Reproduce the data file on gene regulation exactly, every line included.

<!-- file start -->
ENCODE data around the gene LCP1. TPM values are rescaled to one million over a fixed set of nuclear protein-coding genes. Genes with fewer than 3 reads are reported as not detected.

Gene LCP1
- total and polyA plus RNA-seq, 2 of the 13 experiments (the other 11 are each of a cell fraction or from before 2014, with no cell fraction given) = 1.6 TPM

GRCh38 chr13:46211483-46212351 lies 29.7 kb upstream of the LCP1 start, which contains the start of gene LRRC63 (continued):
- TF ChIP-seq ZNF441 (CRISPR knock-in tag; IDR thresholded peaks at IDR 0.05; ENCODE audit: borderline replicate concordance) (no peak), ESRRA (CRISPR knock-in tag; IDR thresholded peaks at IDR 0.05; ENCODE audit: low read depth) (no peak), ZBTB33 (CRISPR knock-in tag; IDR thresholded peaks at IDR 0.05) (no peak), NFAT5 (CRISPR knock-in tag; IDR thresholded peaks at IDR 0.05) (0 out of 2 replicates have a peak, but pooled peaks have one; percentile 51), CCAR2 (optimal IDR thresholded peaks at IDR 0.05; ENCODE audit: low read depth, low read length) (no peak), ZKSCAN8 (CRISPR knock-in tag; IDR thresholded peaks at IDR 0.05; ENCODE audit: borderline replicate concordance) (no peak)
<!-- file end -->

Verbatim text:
ENCODE data around the gene LCP1. TPM values are rescaled to one million over a fixed set of nuclear protein-coding genes. Genes with fewer than 3 reads are reported as not detected.

Gene LCP1
- total and polyA plus RNA-seq, 2 of the 13 experiments (the other 11 are each of a cell fraction or from before 2014, with no cell fraction given) = 1.6 TPM

GRCh38 chr13:46211483-46212351 lies 29.7 kb upstream of the LCP1 start, which contains the start of gene LRRC63 (continued):
- TF ChIP-seq ZNF441 (CRISPR knock-in tag; IDR thresholded peaks at IDR 0.05; ENCODE audit: borderline replicate concordance) (no peak), ESRRA (CRISPR knock-in tag; IDR thresholded peaks at IDR 0.05; ENCODE audit: low read depth) (no peak), ZBTB33 (CRISPR knock-in tag; IDR thresholded peaks at IDR 0.05) (no peak), NFAT5 (CRISPR knock-in tag; IDR thresholded peaks at IDR 0.05) (0 out of 2 replicates have a peak, but pooled peaks have one; percentile 51), CCAR2 (optimal IDR thresholded peaks at IDR 0.05; ENCODE audit: low read depth, low read length) (no peak), ZKSCAN8 (CRISPR knock-in tag; IDR thresholded peaks at IDR 0.05; ENCODE audit: borderline replicate concordance) (no peak)